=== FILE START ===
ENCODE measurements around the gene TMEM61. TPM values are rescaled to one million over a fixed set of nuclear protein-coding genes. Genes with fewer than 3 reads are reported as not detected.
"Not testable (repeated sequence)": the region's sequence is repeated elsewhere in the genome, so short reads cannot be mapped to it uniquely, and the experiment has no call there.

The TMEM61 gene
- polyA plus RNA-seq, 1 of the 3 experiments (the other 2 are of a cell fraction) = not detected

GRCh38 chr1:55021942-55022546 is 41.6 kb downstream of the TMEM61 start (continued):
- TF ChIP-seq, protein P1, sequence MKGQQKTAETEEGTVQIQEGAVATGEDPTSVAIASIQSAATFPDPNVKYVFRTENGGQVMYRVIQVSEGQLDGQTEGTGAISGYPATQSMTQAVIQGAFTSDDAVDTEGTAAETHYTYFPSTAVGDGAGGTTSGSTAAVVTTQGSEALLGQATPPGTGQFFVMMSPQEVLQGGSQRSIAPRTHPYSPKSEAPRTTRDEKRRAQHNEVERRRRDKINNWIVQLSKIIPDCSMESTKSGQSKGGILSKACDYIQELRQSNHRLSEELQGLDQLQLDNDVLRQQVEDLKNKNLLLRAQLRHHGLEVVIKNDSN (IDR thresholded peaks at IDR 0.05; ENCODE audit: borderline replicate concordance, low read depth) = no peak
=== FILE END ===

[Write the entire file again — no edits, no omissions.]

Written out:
ENCODE measurements around the gene TMEM61. TPM values are rescaled to one million over a fixed set of nuclear protein-coding genes. Genes with fewer than 3 reads are reported as not detected.
"Not testable (repeated sequence)": the region's sequence is repeated elsewhere in the genome, so short reads cannot be mapped to it uniquely, and the experiment has no call there.

The TMEM61 gene
- polyA plus RNA-seq, 1 of the 3 experiments (the other 2 are of a cell fraction) = not detected

GRCh38 chr1:55021942-55022546 is 41.6 kb downstream of the TMEM61 start (continued):
- TF ChIP-seq, protein P1, sequence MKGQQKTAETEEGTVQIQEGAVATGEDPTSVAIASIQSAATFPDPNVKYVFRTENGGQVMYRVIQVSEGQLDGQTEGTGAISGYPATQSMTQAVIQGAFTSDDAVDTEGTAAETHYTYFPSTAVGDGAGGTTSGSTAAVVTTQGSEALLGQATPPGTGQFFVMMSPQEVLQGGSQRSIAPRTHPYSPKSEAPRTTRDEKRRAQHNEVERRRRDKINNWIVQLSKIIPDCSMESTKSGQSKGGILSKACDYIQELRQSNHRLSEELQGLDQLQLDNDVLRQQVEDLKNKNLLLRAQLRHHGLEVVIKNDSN (IDR thresholded peaks at IDR 0.05; ENCODE audit: borderline replicate concordance, low read depth) = no peak